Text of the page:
Storm brings heavy rain and wind to Southern California
Tropical Storm Hilary, which formed in the eastern Pacific Ocean on Saturday, brought heavy rain and wind to Southern California on Sunday and Monday. The storm caused flash flooding, power outages, and road closures in some areas. According to the National Hurricane Center, Hilary had maximum sustained winds of 60 mph and was moving northwest at 12 mph as of Monday morning. The storm was expected to weaken gradually as it moved away from the coast.
Long Beach State shifts to virtual classes on Monday
Officials at Cal State University Long Beach announced Sunday evening that in-person classes would shift to online learning on Monday, Aug. 21, as Tropical Storm Hilary swept through the region. The decision was made out of an abundance of caution for the safety of students, faculty, and staff. Normal operations were expected to resume Tuesday.
“Essential safety and facilities staff as well as those in key student-support functions will need to be on site,” a statement from the university said Sunday evening. “Employees should confer with their direct supervisor for more specific information.”
School officials also urged students facing travel challenges to play it safe. “If you are a new or returning student from out of the area who is facing flight cancellations or other travel delays,” the statement said, “please put your safety first and we will welcome you back to campus when you are able to get here.”
Students and faculty react to the storm and the class changes
Some students and faculty at Long Beach State expressed their views on the storm and the class changes on social media. Some were disappointed that they could not attend their first day of classes in person, while others were relieved that they did not have to commute in the bad weather.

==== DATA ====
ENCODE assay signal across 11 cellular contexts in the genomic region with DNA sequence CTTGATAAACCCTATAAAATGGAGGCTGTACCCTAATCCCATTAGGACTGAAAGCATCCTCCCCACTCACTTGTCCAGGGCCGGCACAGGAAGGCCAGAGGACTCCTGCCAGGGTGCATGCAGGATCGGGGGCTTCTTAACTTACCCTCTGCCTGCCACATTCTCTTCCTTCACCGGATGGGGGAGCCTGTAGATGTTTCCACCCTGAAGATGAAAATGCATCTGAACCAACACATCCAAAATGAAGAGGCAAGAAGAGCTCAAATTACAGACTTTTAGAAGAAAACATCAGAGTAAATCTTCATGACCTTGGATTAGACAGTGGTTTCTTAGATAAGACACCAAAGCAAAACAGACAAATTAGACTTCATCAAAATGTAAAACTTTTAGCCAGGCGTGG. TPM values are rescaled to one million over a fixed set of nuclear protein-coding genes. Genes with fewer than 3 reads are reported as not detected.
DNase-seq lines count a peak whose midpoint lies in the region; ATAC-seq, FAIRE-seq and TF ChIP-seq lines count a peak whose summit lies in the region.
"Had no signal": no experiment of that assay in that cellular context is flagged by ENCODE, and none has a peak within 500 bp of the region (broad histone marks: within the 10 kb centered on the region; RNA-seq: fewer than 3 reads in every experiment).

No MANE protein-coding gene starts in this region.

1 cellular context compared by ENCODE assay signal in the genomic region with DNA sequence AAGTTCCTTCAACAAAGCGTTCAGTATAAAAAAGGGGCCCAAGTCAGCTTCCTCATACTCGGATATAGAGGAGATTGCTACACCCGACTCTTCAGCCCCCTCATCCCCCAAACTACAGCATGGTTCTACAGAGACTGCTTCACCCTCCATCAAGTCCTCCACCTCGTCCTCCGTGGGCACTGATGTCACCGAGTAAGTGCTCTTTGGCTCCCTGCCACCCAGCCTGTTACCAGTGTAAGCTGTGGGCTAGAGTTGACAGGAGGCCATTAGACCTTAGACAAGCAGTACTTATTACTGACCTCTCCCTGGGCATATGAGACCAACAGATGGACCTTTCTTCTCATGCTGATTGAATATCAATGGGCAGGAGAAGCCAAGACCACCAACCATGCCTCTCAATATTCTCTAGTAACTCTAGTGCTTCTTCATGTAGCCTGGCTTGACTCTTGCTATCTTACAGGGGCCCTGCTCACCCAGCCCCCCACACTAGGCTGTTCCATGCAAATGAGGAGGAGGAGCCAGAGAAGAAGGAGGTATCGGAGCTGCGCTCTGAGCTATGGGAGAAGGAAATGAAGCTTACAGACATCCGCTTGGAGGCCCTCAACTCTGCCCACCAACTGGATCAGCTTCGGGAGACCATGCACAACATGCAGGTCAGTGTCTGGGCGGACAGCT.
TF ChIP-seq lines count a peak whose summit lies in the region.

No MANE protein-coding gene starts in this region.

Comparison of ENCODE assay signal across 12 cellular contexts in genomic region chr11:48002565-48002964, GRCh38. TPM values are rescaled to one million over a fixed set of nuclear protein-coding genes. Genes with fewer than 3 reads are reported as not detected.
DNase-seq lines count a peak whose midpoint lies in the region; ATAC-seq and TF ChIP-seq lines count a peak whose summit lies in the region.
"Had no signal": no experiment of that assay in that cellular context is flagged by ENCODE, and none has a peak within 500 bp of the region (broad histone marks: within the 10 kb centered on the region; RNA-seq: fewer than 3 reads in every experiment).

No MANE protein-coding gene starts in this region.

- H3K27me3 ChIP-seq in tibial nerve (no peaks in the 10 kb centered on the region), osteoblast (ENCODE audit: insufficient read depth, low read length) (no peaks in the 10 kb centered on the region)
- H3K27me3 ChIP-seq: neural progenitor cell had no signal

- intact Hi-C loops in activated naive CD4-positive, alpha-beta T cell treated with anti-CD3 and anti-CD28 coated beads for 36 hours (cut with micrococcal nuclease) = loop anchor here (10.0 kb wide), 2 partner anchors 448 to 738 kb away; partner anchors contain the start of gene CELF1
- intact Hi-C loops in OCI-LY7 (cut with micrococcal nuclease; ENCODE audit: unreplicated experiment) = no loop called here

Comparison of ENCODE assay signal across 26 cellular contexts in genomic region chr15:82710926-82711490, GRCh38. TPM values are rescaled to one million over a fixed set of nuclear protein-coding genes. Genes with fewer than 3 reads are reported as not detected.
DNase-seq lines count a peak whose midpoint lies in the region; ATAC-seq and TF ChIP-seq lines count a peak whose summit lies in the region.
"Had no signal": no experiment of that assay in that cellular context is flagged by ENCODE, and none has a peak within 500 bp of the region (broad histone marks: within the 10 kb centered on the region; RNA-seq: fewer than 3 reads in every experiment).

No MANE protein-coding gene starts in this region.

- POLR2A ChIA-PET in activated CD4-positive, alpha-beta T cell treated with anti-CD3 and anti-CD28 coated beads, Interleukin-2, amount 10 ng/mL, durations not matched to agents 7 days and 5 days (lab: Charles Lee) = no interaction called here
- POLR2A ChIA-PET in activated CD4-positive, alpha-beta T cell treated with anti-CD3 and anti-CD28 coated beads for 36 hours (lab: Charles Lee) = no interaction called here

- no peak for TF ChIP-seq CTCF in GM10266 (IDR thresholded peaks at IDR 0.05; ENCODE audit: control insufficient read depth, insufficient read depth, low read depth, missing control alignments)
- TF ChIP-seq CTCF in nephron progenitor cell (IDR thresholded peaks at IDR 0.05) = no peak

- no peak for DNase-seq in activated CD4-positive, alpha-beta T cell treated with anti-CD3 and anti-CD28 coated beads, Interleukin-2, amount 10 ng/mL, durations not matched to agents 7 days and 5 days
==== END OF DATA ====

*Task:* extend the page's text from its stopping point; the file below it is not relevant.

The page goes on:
“I was looking forward to meeting my new students today, but I guess we’ll have to wait until tomorrow,” tweeted a professor of history.
“I’m glad they canceled classes today, I don’t want to drive in this mess,” tweeted a student of engineering.
Some students also shared photos and videos of the storm’s impact on the campus and the surrounding areas. Some showed flooded streets, fallen trees, and damaged buildings.
“This is crazy, look at all this water,” tweeted a student of journalism.
“Wow, a tree fell on my car, I hope it’s not too bad,” tweeted a student of psychology.
Storm expected to move away from California by Tuesday
According to the latest forecast from the National Hurricane Center, Tropical Storm Hilary was expected to move away from California by Tuesday and head toward Hawaii. However, the storm could still bring some residual rain and wind to parts of Southern California on Monday night and Tuesday morning. The center advised residents to monitor local weather conditions and follow any advisories or warnings issued by local authorities.